With his latest Unfinished Business Vol.2 compilation out this week, Luke Solomon continues his quest to speak with some of the best, biggest and least known record shops, both digital and in the real world.
Here, Luke chats with Love Vinyl's Stuart Patterson about a life lived in music.
You have been very much a part of the house scene, especially in London, for many years. And with the greatest respect, you may not be a household name, but you have been incredibly pivotal within the house music community. Could you tell us a little bit about your background for people who might not know you?
I've been putting house music events on in London since the late 90s. Soulsonic was the night (which I ran with Leo Zero) that kicked things off properly. It happened every Saturday at the Subterranea club under the Westway on Ladbroke Grove in '98/'99. We had guests like Idjut Boys, Farley ‘n’ Heller, you and Kenny [Hawkes], Kerri Chandler, Paul Trouble, Phil Asher. The sound was slightly more varied than other house nights as you can probably tell by the musically varied guests. It was always house though and a million miles away from the superclub vibe and glam house shite that had preceded it.
Terry Farley was a regular guest and he suggested that me, him, Bill Brewster who was (and still is) running the Lowlife parties and finally Dave Jarvis who was running Beggars Banquet records in Kingston – and who had a good following from that part of London – should get together and start a new night and fanzine called Faith. It's not trumpet-blowing but Faith was the leading night in London for a fair few years in the early 2000's. From selling out Fabric on its first Boxing Day to the biggest boat parties in town, it was always the hottest ticket in town.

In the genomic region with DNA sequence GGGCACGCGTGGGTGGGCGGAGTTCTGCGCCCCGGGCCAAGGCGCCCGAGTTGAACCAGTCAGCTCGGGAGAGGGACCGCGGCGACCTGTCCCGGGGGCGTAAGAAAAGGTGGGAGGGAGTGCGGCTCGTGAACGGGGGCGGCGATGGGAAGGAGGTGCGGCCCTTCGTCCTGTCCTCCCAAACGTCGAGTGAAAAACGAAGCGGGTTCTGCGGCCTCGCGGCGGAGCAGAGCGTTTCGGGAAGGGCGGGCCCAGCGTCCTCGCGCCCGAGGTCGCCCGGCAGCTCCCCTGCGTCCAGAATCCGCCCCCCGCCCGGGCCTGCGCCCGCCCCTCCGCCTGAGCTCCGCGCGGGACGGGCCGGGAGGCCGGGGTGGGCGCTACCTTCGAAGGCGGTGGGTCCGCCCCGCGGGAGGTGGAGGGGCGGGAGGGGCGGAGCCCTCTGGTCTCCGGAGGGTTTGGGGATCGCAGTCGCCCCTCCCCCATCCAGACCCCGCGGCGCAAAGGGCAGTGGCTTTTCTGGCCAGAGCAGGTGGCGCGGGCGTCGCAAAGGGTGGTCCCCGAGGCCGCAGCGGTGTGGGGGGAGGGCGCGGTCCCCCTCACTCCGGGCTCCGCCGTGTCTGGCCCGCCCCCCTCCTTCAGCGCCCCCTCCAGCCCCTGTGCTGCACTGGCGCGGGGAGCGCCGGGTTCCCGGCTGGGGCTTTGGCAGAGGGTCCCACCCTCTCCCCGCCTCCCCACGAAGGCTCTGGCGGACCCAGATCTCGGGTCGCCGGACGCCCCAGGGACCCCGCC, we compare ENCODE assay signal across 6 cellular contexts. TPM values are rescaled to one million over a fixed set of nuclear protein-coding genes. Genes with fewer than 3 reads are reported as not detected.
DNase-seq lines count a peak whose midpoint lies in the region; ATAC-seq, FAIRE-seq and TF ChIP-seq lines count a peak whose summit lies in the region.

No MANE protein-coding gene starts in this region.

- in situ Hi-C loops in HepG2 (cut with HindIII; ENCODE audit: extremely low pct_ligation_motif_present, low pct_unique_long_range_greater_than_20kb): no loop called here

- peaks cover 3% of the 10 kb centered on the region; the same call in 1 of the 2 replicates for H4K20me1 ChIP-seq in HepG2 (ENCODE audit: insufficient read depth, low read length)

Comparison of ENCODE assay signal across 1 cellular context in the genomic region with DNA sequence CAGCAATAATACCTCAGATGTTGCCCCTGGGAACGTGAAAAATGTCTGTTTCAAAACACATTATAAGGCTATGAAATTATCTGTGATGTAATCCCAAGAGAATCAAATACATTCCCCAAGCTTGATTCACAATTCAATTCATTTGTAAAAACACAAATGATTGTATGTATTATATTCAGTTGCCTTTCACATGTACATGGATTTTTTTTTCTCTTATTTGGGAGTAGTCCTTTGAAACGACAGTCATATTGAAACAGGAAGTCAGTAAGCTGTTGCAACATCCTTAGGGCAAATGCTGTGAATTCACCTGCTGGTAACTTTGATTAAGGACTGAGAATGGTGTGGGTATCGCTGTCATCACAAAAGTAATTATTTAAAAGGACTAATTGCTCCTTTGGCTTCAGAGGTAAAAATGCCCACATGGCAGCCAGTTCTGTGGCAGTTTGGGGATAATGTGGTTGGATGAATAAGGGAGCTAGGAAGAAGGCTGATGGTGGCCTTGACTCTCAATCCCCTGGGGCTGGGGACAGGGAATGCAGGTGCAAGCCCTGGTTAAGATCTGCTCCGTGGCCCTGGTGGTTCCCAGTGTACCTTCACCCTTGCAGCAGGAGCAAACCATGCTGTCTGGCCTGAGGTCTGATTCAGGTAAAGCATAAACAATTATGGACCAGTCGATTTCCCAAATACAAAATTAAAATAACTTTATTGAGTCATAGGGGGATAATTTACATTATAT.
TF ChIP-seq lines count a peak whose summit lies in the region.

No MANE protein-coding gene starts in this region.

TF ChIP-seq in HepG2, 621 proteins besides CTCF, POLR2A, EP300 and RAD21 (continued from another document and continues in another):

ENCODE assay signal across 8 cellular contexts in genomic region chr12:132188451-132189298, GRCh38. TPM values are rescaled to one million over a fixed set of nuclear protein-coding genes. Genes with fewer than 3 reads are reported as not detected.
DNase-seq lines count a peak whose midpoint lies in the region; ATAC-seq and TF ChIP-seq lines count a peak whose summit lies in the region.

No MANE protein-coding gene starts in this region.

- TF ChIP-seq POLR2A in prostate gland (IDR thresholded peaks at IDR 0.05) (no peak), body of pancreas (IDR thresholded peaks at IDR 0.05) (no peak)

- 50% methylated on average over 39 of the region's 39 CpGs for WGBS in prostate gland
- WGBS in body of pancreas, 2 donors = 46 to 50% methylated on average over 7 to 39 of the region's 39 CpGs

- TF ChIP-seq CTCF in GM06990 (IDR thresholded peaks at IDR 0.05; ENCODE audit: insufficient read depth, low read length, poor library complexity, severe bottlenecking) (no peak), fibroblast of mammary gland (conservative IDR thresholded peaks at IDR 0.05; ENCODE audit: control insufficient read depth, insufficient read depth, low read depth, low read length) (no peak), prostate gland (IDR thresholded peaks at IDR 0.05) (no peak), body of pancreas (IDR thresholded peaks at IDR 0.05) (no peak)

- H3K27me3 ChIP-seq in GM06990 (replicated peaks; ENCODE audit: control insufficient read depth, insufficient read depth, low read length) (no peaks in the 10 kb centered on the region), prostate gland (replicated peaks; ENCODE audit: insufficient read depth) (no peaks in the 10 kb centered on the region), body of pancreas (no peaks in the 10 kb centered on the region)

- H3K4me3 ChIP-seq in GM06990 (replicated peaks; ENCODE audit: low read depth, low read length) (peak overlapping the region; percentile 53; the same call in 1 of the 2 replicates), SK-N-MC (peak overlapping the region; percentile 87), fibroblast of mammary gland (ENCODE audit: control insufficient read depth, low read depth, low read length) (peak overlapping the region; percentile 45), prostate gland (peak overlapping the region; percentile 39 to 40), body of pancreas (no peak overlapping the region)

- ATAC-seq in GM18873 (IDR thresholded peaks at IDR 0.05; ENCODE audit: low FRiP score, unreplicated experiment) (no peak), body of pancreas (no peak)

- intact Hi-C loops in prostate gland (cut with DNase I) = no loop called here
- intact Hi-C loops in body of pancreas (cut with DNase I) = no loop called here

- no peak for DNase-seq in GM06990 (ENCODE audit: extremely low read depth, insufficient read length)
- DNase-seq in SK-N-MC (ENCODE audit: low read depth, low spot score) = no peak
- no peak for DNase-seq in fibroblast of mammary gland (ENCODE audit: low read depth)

On a personal note, with the popularity of Soulsonic and a compilation for BBE I started getting bookings over the country and abroad and ended up playing the UK’s finest from Basics in Leeds to Electric Chair in Manchester, Slam in Glasgow , in Nottingham and in Edinburgh, as well as some great nights in New York, Chicago, Norway, Spain, Thailand, South Africa,Germany, Belgium, Italy, Brazil and Croatia. A lot of the early to mid-2000s were spent on a motorway or in an airport.
After that had calmed down I wanted to lay something solid down and opened a bar in Harlesden in the mid-noughties (and it was fairly naughty down there). It only lasted a couple of years but laid the foundation for East Village, a club I was very proud to be involved with that saw lots of great nights and amazing DJs for six years until it closed rather sadly and unexpectedly last year. The older heads might remember my Transfusion record label I run in the mid to late 90's as well that saw tracks from and Leo and top producers Maurice Fulton and Phil Asher.
What brought on the decision to open a brand new record shop in East London?
The record shop was a strange one. I bumped into my now business partner James Manero who said he was opening a record shop and would I like to be involved. My first reaction was 'not really'.
How difficult was it to find the right location? Presumably rent was a big consideration, but you’d also need somewhere that has a decent footfall…
James Manero mentioned he had been looking at opening a record shop and had a site lined up already. I saw the site and became interested, although it’s not on a main street it’s only 30 seconds off Kingsland Road, two minutes from Hoxton Overground and a ten minute walk from central Shoreditch.
You have a pretty awesome second-hand section, and that the shop was split in to an old and new section…